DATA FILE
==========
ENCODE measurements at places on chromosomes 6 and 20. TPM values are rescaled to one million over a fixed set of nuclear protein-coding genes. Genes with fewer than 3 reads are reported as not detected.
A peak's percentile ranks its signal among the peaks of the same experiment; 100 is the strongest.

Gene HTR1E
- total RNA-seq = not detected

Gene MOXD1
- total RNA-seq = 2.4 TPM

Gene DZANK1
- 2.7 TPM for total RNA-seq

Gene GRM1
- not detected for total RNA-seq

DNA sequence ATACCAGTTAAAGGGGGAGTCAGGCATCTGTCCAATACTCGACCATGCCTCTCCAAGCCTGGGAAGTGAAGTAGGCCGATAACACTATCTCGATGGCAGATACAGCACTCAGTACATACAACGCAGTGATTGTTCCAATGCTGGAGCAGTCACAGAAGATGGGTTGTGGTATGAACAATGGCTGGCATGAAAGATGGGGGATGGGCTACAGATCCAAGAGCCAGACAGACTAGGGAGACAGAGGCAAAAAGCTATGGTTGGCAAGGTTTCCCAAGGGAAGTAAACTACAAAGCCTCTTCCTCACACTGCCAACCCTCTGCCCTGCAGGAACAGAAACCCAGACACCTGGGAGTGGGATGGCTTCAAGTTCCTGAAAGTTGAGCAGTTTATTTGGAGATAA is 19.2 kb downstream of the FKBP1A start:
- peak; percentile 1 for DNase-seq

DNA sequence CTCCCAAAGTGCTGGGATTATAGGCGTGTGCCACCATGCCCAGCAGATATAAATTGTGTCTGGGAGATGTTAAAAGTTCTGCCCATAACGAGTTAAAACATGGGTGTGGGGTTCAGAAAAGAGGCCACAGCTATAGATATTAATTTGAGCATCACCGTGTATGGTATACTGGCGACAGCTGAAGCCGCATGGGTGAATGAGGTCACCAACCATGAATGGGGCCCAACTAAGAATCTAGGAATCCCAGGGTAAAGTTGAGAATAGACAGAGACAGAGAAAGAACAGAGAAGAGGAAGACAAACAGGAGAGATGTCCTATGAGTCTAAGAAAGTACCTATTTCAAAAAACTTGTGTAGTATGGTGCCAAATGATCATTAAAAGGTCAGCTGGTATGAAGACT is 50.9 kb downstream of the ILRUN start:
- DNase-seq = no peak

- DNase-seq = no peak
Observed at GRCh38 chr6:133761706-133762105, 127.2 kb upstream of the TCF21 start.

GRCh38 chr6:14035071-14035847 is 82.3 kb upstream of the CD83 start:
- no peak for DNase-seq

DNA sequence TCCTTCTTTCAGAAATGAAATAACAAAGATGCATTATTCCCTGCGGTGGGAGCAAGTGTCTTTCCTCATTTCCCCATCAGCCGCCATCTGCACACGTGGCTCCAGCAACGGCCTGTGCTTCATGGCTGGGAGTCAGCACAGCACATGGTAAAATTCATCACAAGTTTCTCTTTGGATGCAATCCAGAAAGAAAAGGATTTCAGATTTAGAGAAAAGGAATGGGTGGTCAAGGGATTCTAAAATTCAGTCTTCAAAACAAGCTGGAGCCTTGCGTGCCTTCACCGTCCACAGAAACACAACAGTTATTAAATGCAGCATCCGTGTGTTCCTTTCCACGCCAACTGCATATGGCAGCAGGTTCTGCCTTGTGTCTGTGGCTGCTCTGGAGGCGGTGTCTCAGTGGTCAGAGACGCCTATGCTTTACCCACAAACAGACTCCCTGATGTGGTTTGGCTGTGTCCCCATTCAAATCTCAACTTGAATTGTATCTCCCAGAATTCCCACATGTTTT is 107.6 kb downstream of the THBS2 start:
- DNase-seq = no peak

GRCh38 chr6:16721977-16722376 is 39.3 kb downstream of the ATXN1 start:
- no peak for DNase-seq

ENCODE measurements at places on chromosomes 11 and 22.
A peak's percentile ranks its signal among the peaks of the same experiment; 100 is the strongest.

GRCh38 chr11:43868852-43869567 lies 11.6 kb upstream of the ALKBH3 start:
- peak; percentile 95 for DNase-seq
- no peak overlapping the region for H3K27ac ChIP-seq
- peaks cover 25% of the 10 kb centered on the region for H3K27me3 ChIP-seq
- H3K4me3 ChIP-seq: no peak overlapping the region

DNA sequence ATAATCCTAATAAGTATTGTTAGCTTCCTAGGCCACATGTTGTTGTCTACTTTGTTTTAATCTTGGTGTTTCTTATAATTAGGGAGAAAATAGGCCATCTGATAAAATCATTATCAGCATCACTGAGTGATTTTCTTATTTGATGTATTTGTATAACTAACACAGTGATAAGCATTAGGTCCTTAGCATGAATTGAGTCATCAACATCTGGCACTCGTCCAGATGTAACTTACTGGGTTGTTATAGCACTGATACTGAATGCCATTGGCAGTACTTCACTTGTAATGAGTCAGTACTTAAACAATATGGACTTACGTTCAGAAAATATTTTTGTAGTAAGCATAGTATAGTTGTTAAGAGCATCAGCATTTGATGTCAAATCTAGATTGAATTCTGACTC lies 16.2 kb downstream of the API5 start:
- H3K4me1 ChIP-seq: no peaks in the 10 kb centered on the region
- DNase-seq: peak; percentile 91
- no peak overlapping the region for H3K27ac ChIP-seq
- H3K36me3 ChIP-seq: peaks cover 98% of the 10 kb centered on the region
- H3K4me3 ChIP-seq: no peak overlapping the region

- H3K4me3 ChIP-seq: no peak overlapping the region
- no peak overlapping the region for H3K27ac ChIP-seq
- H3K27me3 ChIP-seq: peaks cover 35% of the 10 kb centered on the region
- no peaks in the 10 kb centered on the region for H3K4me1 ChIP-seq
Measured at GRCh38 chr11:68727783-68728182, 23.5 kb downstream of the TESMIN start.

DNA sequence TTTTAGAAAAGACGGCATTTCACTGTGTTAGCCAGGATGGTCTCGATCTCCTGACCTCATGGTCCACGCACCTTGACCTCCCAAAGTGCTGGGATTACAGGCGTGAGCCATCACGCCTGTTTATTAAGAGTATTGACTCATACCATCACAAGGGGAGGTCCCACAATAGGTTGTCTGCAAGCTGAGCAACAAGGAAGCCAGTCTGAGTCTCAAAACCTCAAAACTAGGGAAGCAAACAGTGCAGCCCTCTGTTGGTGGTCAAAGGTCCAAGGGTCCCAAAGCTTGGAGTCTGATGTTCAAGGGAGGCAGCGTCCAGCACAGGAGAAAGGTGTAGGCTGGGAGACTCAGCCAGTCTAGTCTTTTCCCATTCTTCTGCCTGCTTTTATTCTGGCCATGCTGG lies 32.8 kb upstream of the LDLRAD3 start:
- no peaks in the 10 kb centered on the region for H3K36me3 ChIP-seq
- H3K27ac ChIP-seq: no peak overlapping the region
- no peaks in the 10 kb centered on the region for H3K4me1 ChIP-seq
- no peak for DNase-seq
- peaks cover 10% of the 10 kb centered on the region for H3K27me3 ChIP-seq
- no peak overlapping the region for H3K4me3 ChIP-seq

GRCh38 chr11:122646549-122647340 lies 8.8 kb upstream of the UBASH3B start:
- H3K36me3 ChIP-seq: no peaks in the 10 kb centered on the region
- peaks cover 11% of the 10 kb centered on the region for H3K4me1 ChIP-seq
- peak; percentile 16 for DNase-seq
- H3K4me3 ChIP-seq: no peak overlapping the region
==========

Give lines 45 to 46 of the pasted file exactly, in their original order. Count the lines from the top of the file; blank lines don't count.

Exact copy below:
- no peak for DNase-seq
- peaks cover 10% of the 10 kb centered on the region for H3K27me3 ChIP-seq